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News | Feb. 5, 2019

Partnerships between Civilian Hospitals and US Army Surgical Teams Increase Recruiting and Retention Capabilities for Army Health Care

By Jeremy Todd 1st Medical Recruiting Battalion

In a packed room at Cooper University Health Care Center, in Camden, NJ hospital staff and US Army representatives gathered to officially recognize a partnership between the hospital, the community, and US Army Medicine. New Jersey Congressman Donald Norcross said it best when he commented on the importance of community partners. “We as a community come together as one because of this great nation.”

The congressman added that this partnership is ultimately going to prevent deaths. “Cooper Hospital has an amazing legacy, and at the end of the day it's about people; it’s about soldiers and it's about our military. It’s the difference between a soldier coming home to see their family and that elusive knock at the door that they didn’t make it.”

The program is the result of a 2017 congressional mandate directing the U.S. Military Health System to partner and train with high-volume civilian trauma centers in order to improve readiness for deployment to combat zones. Under the plan, a U.S. Army Surgeon, emergency medicine physician, a nurse anesthetist, an intensive care nurse, and an emergency nurse are stationed at the partner hospitals for three years in order to fully integrate with their civilian counterparts in a high-volume trauma center.

Cooper currently has five Active Duty Army officers stationed at the hospital with a few more arriving shortly, and each is recognizable by their camouflage scrubs. “They stand out,” says Colonel Jason Seery, MD, AMCT3 Director, and Surgeon.

Cooper Health is the first partner in a plan of several more set to roll out throughout the nation.  Army Brig. Gen. Telita Crosland, commanding general, Regional Health Command-Atlantic says “we are going to get a capability from a civilian counterpart who will ultimately help us be better at our jobs."

The National Institute of Health released a study in 2002 which directly correlates why this partnership is not only beneficial for the community, but for military medicine as well. The 1998 trial determined that “further training of military teams in civilian trauma centers should be investigated. A 1-month training experience at a civilian trauma center provided military general surgeons with a greater trauma experience than they receive in 1 year at their home station."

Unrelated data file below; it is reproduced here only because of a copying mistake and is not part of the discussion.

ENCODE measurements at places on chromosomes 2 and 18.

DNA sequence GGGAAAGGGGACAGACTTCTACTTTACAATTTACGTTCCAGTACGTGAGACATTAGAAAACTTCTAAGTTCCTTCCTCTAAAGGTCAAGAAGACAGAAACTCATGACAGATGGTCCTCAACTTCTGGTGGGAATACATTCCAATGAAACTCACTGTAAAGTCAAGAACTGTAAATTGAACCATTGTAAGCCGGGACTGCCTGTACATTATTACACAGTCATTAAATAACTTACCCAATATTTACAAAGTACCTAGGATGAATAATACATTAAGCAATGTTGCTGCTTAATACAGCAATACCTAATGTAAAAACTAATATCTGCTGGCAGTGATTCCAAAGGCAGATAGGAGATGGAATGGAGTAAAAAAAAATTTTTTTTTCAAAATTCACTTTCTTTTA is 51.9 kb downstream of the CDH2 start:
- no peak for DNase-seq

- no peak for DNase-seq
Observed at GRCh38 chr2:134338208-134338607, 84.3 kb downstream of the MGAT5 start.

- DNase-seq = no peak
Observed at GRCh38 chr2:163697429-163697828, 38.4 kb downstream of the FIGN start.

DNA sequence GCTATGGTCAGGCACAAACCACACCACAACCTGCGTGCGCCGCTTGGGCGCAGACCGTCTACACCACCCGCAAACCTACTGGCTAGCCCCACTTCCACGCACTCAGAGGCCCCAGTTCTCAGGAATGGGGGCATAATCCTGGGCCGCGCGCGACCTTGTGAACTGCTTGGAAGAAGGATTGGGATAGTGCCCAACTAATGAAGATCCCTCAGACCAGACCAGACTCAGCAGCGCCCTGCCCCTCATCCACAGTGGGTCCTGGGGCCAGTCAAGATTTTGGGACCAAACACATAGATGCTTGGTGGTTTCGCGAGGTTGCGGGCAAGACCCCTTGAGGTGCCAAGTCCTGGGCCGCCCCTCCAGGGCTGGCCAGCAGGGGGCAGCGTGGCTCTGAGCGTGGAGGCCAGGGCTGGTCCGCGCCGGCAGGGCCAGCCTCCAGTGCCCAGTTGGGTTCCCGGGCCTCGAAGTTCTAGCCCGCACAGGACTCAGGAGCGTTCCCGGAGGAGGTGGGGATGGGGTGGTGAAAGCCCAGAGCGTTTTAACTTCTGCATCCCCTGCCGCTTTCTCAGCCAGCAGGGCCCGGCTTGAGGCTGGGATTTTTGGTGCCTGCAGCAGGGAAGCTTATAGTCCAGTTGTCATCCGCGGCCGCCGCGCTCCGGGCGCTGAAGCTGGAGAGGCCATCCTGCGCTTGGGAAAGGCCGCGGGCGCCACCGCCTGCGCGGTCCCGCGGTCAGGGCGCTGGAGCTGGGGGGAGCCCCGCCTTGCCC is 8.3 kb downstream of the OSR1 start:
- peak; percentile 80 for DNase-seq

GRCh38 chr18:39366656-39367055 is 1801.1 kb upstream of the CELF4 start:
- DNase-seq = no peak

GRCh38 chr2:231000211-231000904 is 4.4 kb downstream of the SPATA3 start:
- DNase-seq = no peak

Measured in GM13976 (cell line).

Military District of Washington’s 1st Army Medical Recruiting Battalion Company commander Capt. Blake Corbitt says “this is the future of Army medicine and partnerships such as this show that the Army is heading in the right direction. Whether we are kinetic or not, overseas, or whether we are at full operational capacity for war, what this means is that our surgeons will possess the ability to be trained at the top level of their practice so they can have the proper experience to be successful both in the Army and their community. It also speaks to the level of expertise that Army medicine can provide to those they serve - the warfighter and their families. As far as US Army Medical Recruiting is concerned, this is the future of army medicine; our health care soldiers have this great opportunity to be professionally trained in civilian medicine which will ultimately provide better care for the soldiers in the field.”

“A lot of what we do in the military health care network touches the civilian community aspect. Conceptually, we have teamed up with a civilian organization before, however, this is the first time we [the Army] officially say we are partnering with the intent of making us better” not only in a deployed environment but in all of Army medicine added Crosland.

When asked about the ability to keep quality health care soldiers to stay in the Army, Gen. Crosland said “there’s an added opportunity for retention of our active duty healthcare soldiers. The biggest reason health care workers leave the Army is because of their lack of ability to practice the full scope of their potential. But when we interact and partner with the civilian hospitals, we address that gap and concern while creating a win-win model. Not only can they be highly proficient, but they can leverage the best of the best in the civilian community, and that’s what all docs want. We are putting docs in close proximity to work with the best of the best, and that’s how you want to live your life as a physician, nurse, or medic. You want to do the best you can, and this is a great example of how we can do that."

Telling the Army story is what convinces people to realize they too can join. Crosland summed it up by explaining that Cooper Hospital has an Army story that dates back decades. Each health care worker who interacts with one of our team gets “to be the messenger of the message. They get to be a part of the team by either working alongside the team or joining the team. When you can get someone else to tell the Army story, that’s the best-recruiting tools out there, and Cooper creates the opportunity for that.”



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